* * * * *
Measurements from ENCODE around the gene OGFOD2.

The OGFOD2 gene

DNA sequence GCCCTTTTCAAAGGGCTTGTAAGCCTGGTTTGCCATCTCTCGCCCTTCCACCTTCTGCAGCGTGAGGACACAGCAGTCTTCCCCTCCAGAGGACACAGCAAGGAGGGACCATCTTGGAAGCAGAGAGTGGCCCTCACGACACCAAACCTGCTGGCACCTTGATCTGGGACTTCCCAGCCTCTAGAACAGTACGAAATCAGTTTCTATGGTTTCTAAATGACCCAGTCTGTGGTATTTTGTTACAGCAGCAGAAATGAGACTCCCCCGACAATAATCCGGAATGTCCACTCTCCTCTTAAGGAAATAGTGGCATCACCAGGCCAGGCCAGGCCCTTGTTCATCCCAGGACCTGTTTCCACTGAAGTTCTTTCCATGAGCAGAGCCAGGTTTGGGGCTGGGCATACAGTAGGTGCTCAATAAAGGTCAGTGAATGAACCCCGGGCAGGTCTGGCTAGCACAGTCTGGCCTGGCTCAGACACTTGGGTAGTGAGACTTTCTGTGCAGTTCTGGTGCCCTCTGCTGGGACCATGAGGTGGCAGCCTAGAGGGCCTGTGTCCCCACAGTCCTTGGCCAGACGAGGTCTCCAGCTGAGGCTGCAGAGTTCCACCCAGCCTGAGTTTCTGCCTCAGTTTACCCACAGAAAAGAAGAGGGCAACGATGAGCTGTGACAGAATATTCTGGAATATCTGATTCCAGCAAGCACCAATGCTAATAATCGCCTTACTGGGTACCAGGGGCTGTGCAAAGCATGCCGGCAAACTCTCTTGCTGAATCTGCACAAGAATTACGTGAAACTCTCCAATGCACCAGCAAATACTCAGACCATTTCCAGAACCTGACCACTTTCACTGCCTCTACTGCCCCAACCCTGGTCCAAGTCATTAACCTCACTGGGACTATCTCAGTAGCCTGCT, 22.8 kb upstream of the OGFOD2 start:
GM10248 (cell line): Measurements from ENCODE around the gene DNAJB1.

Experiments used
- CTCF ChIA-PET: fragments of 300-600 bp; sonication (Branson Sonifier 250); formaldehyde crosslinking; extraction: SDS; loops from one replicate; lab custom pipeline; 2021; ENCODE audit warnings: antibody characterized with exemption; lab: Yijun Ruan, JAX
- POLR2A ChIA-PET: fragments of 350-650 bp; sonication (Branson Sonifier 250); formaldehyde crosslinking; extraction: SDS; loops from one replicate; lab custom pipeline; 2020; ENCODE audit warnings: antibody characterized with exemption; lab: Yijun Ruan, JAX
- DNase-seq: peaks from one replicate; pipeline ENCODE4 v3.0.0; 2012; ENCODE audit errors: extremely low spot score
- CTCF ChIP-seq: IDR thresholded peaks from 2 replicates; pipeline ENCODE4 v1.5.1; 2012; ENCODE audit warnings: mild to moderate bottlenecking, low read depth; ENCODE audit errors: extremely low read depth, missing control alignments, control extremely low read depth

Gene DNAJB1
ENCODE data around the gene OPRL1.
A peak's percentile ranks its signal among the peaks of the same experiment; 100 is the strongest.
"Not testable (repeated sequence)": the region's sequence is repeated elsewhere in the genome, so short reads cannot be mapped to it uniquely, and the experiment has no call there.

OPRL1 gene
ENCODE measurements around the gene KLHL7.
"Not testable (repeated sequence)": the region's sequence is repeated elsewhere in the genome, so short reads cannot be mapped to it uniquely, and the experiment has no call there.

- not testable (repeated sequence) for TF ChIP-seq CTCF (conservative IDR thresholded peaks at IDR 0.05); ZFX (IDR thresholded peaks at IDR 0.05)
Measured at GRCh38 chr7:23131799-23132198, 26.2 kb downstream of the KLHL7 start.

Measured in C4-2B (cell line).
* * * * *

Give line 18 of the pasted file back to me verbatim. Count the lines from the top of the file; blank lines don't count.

Measured at GRCh38 chr7:23131799-23132198, 26.2 kb downstream of the KLHL7 start.